Winged Warriors maintain combat capabilities in Belize
By Senior Airman Destinee Sweeney
Joint Task Force-Bravo
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A U.S. Army CH-47 Chinook sits in a field during aerial gunnery training in Belize, Feb. 11, 2019. The Chinook crew on the ground was responsible for refueling the other aircraft going to and from the gunnery range. (U.S. Air Force photo by Senior Airman Destinee Sweeney)
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An HH-60 MEDEVAC returns from aerial gunnery training over a range in Belize, Feb. 12, 2019. During the training, members of the 228th Aviation Regiment qualified on the M-240H Machine Gun in either the Blackhawk or the CH-47 Chinook to maintain their combat capabilities. (U.S. Air Force photo by Senior Airman Destinee Sweeney)
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A U.S. Soldier sits behind an M-240H Machine Gun inside a CH-47 Chinook during aerial gunnery training in Belize, Feb. 11, 2019. The 228th Aviation Regiment performed aerial gunnery training to maintain their combat capabilities and worked with their Belizean and British counterparts to plan out joint air assaults. (U.S. Air Force photo by Senior Airman Destinee Sweeney)
SOTO CANO AIR BASE, HONDURAS, Feb. 22, 2019 —
The air hangs quiet and humid over a jungle landscape glowing only by the light of stars and fireflies that decorate the scene; the night would be like any other in the small country of Belize, except for the distant lights of U.S. Army helicopters and their M-240H Machine Guns.
After the sun went down earlier, a UH-60 Blackhawk and CH-47 Chinook rose up to take its place. The 1st Battalion 228th Aviation Regiment headed out to maintain their combat capabilities amongst their busy schedule of humanitarian and anti-trafficking efforts in Central America.
“We’re in Belize to conduct aerial gunnery training and do expeditionary operations which is part of our mission tasks,” said Maj. Christopher Daily, 228th Avn Regt. executive officer. “We’re also here to continue joint operations with other countries. It gives us the opportunity to operate in a complex situation, be able to set up and run different operational cells and figure out how to do business if we need to deploy forward.”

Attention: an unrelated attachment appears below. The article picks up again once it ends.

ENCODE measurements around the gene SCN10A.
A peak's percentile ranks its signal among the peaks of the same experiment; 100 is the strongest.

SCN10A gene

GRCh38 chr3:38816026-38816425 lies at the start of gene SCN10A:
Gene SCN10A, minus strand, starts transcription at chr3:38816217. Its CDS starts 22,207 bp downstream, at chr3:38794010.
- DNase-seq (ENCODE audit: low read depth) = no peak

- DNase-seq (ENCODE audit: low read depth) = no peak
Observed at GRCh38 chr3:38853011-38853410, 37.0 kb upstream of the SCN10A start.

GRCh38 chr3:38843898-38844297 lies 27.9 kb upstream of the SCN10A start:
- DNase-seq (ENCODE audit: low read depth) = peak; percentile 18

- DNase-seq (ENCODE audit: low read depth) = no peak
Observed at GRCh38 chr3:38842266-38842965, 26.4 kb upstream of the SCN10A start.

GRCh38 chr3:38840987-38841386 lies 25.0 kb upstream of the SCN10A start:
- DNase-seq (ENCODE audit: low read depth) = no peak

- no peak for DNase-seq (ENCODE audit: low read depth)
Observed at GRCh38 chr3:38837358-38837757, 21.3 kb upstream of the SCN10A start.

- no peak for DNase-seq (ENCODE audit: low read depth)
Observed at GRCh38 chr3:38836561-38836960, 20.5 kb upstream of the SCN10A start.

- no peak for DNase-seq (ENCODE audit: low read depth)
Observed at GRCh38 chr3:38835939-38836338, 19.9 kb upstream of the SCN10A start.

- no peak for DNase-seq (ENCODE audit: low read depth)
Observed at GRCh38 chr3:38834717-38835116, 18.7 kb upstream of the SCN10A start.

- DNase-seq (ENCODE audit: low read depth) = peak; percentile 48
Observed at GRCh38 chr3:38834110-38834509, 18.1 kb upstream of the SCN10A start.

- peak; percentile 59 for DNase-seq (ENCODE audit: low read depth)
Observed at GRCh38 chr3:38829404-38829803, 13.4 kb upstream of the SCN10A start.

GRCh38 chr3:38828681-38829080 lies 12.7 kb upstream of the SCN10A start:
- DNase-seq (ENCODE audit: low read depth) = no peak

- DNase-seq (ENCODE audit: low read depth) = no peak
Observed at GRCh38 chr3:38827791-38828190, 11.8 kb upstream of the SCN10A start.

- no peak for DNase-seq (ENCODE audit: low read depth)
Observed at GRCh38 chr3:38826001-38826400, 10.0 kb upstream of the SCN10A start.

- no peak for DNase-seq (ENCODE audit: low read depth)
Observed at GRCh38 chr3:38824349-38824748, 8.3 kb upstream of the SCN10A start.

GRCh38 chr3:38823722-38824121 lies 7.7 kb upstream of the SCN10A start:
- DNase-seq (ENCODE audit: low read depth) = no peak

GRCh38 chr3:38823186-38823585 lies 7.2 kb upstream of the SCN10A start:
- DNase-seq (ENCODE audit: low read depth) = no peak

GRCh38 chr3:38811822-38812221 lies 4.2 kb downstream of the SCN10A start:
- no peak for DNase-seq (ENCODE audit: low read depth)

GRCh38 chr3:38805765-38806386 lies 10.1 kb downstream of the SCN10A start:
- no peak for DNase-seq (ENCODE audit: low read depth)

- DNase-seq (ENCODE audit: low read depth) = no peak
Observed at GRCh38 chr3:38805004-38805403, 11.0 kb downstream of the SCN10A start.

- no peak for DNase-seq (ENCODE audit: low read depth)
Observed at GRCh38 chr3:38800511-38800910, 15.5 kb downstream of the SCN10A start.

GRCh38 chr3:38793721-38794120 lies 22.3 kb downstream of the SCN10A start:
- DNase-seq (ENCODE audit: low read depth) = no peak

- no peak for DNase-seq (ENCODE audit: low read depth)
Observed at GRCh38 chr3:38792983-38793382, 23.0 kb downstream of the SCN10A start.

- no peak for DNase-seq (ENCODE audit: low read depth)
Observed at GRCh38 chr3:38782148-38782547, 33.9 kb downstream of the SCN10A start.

Although the weapons qualification might seem like the goal of the operation, the planning and logistics behind all of it was equally as valuable and provided the opportunity for the Winged Warriors to work with their British and Belizean armed forces counterparts to build a more cohesive team.
“This really enhances our partnerships,” said Daily. “We do air assault planning and allow them to think through how they’re going to use our aircraft. We exercise their capability to plan and integrate us into their mission.”
Joint Task Force-Bravo, home of the 228th Avn Regt., also benefited from the exercise.
Staff Sgt. Matthew O’Neill, 612th Air Base Squadron airfield weather operations noncommissioned officer in charge, coordinated with the Belizean meteorological weather service for the 228th to use remote weather sensors and radars to pinpoint weather patterns in the country and learned more about radio sound launches to improve processes back at SCAB. He also taught the weather service enhanced meteorological observation skills to help with their mission.
The 228th Avn Regt. provides heavy lifting and personnel transport capabilities to support U.S. and allied forces operations in the Central American region. Recently, they have participated in Operation Darien Lift to counter illicit drug and human trafficking networks that span the Americas in addition to providing support to patients of the U.S. Naval Ship Comfort as it toured the coast of Central and South America to bring medical aid to those in need.
The Winged Warriors continuously strive to strengthen partnerships, counter threats, and build their team while working to build a better international community for the U.S. and Central America.